Washington Lemon Laws

Washington lemon laws are dealt with in Revised Code of Washington, Title 19, Chapter 19.118 (Motor Vehicle Warranties), Section 19.118.005 et seq.  Nonconformity is a defect, serious safety defect, or condition that substantially impairs the use, value, or safety of a new motor vehicle.  A motor vehicle is defective if it does not conform to all applicable express warranties.

The prescribed time limit for manufacturer repair or the term of protection is two years after the date of the original delivery to the consumer of a new motor vehicle, or the first twenty-four thousand miles of operation, whichever occurs first.  This time limit is prescribed in Section 19.118.021.  During this time limit the consumer should report any nonconformity, defect, or condition to the manufacturer, its agent, or its authorized dealer.  The manufacturer, its agent, or its authorized dealer should repair or correct the nonconformity, defect, or condition at no charge to the consumer, within this time period.  The manufacturer’s obligation to fulfill warranties is provided in Section 19.118.031.

Certain remedies are available to the consumer if the manufacturer is unable to repair or correct any nonconformity, defect, or condition which results in significant impairment of the motor vehicle, after a reasonable number of attempts.  The manufacturer should either replace the motor vehicle or accept return of the motor vehicle from the consumer and refund to the consumer.

The replacement motor vehicle should be identical or reasonably equivalent to the motor vehicle to be replaced as the motor vehicle to be replaced existed at the time of original purchase or lease, including any service contract, undercoating, rust proofing, and factory or dealer installed options. The refund includes the full purchase price including all collateral charges, and incidental costs.  The consumer has the option to choose from either of the two remedies.  From the full purchase price, the manufacturer can deduct a reasonable offset for the consumer’s use of the motor vehicle.  The remedies are enumerated under Section 19.118.041.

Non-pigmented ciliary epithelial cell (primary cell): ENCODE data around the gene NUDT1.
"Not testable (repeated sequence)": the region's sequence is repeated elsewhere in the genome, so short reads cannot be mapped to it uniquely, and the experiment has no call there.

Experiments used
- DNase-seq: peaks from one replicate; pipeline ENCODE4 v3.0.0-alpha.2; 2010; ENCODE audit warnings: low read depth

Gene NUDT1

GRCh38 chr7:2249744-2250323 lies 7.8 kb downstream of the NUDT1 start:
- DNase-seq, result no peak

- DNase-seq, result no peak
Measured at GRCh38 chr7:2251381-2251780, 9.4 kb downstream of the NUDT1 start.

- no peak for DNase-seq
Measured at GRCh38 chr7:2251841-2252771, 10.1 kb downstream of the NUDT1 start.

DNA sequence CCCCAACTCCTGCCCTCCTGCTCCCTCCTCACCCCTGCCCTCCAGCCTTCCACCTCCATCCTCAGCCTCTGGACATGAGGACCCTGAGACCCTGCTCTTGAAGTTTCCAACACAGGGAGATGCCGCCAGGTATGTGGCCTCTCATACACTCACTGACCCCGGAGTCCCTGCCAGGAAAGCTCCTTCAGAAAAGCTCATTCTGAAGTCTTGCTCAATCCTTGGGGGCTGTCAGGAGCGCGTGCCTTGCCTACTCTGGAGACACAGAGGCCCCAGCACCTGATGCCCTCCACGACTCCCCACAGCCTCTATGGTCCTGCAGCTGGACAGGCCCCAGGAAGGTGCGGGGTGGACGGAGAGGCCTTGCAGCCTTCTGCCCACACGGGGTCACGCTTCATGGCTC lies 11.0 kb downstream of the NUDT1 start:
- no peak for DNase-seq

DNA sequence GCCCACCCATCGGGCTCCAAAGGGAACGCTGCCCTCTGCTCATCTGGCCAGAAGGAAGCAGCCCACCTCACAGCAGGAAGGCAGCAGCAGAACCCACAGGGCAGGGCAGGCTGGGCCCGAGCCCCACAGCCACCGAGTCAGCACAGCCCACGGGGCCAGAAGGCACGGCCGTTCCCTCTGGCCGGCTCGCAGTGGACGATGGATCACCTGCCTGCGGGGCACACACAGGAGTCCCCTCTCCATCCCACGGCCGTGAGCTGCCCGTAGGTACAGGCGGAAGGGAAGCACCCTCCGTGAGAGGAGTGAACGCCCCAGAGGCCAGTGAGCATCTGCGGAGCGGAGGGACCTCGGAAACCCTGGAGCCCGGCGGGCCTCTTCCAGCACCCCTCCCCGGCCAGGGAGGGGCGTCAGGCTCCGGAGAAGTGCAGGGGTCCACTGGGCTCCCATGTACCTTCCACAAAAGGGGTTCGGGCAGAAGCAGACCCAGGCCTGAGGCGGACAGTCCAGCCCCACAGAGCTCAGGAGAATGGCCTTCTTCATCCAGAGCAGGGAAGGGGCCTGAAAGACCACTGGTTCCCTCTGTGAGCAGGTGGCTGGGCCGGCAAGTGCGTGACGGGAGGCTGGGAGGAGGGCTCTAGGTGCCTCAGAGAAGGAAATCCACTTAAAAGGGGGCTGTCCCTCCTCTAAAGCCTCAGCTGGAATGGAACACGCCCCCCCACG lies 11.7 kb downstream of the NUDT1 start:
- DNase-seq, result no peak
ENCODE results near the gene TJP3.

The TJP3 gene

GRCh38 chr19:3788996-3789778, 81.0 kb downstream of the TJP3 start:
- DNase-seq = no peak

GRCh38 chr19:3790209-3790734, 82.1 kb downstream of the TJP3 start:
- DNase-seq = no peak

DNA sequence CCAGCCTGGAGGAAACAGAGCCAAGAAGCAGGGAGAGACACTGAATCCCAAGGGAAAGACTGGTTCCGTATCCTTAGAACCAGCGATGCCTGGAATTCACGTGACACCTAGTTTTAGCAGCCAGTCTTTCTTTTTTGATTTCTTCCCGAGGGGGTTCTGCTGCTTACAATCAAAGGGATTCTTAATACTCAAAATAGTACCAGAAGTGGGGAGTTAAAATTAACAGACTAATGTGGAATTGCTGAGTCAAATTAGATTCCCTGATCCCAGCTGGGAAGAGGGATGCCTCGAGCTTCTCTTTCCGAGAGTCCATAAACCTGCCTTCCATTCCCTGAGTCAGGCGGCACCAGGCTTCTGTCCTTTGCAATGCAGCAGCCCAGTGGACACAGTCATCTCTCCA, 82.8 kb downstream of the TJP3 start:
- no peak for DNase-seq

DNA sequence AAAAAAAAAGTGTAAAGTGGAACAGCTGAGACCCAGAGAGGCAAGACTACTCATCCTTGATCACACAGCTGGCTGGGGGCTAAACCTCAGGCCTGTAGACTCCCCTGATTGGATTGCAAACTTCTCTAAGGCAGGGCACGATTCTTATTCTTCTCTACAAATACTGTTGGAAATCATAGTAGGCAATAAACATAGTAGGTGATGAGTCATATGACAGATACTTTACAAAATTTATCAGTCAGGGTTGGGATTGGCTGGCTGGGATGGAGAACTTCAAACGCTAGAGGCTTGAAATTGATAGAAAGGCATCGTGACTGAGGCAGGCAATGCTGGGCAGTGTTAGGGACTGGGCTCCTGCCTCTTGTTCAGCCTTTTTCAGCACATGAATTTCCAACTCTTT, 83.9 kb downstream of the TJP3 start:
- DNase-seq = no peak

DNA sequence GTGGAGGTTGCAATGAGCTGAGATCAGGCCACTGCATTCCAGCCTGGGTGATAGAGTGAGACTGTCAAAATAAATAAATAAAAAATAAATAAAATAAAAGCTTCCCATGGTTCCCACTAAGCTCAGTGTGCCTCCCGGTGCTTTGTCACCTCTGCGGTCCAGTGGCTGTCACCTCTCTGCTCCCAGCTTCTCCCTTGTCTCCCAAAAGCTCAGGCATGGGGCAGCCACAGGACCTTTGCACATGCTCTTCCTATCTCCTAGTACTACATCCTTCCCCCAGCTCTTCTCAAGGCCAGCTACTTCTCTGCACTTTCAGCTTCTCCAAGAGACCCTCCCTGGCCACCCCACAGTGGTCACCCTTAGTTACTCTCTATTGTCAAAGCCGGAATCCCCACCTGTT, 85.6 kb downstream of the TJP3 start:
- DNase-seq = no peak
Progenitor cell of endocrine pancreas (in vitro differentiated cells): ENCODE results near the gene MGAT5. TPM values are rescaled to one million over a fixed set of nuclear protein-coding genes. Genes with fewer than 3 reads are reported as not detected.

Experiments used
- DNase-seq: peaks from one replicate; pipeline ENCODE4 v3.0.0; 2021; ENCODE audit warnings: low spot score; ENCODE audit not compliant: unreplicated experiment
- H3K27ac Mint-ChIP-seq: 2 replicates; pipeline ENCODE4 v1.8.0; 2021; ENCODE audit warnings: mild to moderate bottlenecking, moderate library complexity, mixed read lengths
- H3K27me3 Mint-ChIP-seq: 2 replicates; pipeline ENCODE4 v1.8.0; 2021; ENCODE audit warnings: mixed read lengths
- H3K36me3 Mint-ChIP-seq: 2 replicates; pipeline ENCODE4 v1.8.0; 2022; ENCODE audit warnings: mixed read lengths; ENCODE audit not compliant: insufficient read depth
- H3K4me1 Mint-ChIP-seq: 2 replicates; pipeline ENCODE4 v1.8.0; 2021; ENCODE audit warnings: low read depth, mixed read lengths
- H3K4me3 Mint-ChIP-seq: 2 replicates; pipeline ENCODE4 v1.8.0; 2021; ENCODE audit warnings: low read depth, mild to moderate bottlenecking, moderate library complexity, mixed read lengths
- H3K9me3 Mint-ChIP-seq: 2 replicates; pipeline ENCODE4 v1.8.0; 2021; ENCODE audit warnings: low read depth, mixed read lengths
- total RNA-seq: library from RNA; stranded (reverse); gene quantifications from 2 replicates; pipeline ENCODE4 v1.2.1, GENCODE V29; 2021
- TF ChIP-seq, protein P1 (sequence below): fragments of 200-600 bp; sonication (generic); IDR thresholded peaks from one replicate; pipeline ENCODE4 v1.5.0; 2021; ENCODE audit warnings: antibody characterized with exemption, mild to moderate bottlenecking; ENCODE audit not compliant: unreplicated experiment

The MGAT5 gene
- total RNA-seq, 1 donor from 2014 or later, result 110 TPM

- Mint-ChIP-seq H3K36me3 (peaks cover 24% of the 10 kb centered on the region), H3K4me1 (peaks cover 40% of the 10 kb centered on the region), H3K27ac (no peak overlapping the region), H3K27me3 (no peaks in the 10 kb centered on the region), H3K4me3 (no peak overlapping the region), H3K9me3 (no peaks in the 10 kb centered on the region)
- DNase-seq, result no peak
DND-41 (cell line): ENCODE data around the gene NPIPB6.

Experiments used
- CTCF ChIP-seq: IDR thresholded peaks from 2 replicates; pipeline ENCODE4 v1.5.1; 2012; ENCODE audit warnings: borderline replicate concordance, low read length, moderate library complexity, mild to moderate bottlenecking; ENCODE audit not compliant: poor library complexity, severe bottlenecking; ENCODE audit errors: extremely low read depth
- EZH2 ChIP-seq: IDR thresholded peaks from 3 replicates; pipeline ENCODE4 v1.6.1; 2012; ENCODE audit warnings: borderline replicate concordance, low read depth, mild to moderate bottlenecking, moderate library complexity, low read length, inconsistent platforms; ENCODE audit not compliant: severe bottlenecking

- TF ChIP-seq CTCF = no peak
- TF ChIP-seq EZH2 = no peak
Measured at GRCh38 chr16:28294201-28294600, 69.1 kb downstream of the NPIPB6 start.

Rev. Code Wash. (ARCW) § 19.118.021

Definitions
Unless the context clearly requires otherwise, the definitions in this section apply throughout this chapter.
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(6) “Eligibility period” means the period ending two years after the date of the original delivery to the consumer of a new motor vehicle, or the first twenty-four thousand miles of operation, whichever occurs first.

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(14) “Nonconformity” means a defect, serious safety defect, or condition that substantially impairs the use, value, or safety of a new motor vehicle, but does not include a defect or condition that is the result of abuse, neglect, or unauthorized modification or alteration of the new motor vehicle.

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Rev. Code Wash. (ARCW) § 19.118.031

Manufacturers and new motor vehicle dealers — Responsibilities to consumers — Extension of warranty period